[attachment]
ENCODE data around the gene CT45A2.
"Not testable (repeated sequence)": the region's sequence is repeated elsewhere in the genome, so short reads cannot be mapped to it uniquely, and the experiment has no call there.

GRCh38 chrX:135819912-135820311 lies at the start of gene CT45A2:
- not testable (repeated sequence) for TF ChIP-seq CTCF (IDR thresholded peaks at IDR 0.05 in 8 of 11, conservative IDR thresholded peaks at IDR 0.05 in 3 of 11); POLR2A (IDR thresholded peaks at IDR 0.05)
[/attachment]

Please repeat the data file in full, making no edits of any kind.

ENCODE data around the gene CT45A2.
"Not testable (repeated sequence)": the region's sequence is repeated elsewhere in the genome, so short reads cannot be mapped to it uniquely, and the experiment has no call there.

GRCh38 chrX:135819912-135820311 lies at the start of gene CT45A2:
- not testable (repeated sequence) for TF ChIP-seq CTCF (IDR thresholded peaks at IDR 0.05 in 8 of 11, conservative IDR thresholded peaks at IDR 0.05 in 3 of 11); POLR2A (IDR thresholded peaks at IDR 0.05)